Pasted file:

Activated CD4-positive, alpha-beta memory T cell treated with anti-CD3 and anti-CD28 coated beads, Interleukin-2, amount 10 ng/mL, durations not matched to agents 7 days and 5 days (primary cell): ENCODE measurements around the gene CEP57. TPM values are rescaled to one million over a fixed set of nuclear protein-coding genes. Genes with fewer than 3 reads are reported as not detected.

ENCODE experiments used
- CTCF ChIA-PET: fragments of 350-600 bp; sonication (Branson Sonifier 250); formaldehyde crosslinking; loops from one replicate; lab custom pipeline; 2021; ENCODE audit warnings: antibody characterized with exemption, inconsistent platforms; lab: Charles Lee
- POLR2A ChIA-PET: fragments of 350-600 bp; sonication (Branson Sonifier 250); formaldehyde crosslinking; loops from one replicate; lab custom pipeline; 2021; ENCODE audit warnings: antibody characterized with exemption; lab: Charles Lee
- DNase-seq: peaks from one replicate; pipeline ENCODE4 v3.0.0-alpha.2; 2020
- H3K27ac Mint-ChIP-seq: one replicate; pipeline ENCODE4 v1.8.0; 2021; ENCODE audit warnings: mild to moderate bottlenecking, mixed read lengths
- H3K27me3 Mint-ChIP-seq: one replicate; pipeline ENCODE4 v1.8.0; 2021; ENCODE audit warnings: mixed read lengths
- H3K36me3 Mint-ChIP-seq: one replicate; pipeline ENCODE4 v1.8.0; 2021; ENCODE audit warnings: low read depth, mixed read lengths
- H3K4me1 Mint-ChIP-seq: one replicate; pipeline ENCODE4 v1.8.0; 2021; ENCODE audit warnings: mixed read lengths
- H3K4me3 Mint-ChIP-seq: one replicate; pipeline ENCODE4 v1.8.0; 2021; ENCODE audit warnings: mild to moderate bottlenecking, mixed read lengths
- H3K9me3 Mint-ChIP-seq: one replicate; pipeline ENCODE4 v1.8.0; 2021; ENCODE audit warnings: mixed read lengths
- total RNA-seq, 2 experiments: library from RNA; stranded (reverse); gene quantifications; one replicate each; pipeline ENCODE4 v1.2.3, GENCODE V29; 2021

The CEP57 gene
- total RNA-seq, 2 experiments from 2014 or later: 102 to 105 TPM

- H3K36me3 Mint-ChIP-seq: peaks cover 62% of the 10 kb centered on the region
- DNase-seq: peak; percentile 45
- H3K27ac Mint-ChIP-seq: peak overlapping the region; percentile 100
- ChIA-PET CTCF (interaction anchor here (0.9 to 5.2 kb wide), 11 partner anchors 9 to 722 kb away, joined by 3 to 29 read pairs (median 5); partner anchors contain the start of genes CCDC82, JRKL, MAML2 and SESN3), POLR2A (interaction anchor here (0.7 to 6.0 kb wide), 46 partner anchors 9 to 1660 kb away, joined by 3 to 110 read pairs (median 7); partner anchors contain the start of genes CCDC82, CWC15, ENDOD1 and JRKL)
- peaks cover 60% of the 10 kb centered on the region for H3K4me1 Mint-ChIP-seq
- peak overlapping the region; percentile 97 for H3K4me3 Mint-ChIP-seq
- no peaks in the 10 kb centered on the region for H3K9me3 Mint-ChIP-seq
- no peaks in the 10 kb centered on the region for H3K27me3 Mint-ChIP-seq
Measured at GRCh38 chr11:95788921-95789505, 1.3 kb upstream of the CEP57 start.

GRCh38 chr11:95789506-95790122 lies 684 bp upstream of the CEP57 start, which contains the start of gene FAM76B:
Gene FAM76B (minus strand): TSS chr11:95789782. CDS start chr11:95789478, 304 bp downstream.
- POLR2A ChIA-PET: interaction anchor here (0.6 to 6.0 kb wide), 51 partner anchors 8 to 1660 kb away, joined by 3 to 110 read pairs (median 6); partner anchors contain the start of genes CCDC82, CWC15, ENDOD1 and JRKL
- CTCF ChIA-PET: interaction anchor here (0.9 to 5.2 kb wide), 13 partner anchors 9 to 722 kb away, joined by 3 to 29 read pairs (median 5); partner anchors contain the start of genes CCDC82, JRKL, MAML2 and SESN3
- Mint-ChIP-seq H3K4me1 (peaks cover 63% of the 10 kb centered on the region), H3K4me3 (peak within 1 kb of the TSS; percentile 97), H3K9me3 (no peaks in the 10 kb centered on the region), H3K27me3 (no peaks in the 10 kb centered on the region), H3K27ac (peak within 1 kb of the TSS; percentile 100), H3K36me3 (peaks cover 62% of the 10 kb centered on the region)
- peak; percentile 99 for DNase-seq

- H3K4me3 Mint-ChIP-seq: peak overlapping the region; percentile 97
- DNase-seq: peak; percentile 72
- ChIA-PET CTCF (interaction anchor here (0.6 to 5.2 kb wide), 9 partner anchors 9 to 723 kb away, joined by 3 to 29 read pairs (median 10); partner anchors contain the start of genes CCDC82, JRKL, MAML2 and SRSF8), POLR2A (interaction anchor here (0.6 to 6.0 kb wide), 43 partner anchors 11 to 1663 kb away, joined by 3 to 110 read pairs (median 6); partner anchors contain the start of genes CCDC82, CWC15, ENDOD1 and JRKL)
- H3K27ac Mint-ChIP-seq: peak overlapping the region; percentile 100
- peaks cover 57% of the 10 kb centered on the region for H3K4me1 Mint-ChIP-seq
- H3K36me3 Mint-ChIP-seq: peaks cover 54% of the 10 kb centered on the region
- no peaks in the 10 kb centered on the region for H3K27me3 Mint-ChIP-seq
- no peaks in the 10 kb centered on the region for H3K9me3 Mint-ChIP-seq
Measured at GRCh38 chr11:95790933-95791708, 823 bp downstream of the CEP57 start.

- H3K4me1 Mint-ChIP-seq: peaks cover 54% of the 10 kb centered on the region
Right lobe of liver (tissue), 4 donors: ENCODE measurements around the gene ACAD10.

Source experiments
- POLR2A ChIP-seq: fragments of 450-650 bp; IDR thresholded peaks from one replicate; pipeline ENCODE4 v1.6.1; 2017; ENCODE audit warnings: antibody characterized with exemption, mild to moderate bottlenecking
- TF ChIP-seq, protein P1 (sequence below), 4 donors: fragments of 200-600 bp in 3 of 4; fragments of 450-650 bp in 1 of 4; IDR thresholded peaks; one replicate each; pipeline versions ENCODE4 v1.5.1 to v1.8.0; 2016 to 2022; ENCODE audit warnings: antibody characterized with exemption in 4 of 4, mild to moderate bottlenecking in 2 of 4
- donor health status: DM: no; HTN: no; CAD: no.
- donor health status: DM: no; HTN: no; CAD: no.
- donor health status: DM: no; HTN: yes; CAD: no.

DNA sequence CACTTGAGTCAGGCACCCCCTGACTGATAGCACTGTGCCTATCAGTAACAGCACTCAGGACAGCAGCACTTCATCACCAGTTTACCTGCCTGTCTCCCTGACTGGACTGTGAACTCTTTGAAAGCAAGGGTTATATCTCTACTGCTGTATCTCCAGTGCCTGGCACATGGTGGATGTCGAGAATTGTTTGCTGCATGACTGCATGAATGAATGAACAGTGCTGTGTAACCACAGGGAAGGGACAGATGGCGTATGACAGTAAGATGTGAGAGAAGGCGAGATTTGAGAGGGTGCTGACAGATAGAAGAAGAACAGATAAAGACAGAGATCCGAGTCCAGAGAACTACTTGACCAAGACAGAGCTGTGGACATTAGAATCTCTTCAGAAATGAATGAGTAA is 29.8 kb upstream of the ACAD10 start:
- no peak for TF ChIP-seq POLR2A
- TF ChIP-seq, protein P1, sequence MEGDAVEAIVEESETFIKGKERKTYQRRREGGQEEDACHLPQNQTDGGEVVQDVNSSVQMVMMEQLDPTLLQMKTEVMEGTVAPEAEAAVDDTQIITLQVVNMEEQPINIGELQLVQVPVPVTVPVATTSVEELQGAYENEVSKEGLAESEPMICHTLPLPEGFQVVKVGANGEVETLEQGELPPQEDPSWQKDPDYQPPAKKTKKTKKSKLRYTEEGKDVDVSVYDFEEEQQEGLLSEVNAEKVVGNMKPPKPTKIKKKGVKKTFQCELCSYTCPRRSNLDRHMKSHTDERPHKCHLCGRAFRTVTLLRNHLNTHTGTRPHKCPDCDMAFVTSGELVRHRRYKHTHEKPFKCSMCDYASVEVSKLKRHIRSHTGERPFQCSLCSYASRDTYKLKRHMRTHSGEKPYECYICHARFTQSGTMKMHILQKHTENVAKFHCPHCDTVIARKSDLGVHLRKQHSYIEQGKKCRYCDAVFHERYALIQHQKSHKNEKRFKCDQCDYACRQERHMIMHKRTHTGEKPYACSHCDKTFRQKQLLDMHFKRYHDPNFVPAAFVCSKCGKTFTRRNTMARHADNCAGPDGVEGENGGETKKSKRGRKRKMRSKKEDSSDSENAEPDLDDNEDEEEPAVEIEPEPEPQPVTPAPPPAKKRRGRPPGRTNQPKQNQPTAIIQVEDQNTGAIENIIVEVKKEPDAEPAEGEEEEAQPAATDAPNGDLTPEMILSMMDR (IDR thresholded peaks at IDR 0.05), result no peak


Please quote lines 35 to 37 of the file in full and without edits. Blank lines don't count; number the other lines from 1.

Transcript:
- H3K36me3 Mint-ChIP-seq: peaks cover 54% of the 10 kb centered on the region
- no peaks in the 10 kb centered on the region for H3K27me3 Mint-ChIP-seq
- no peaks in the 10 kb centered on the region for H3K9me3 Mint-ChIP-seq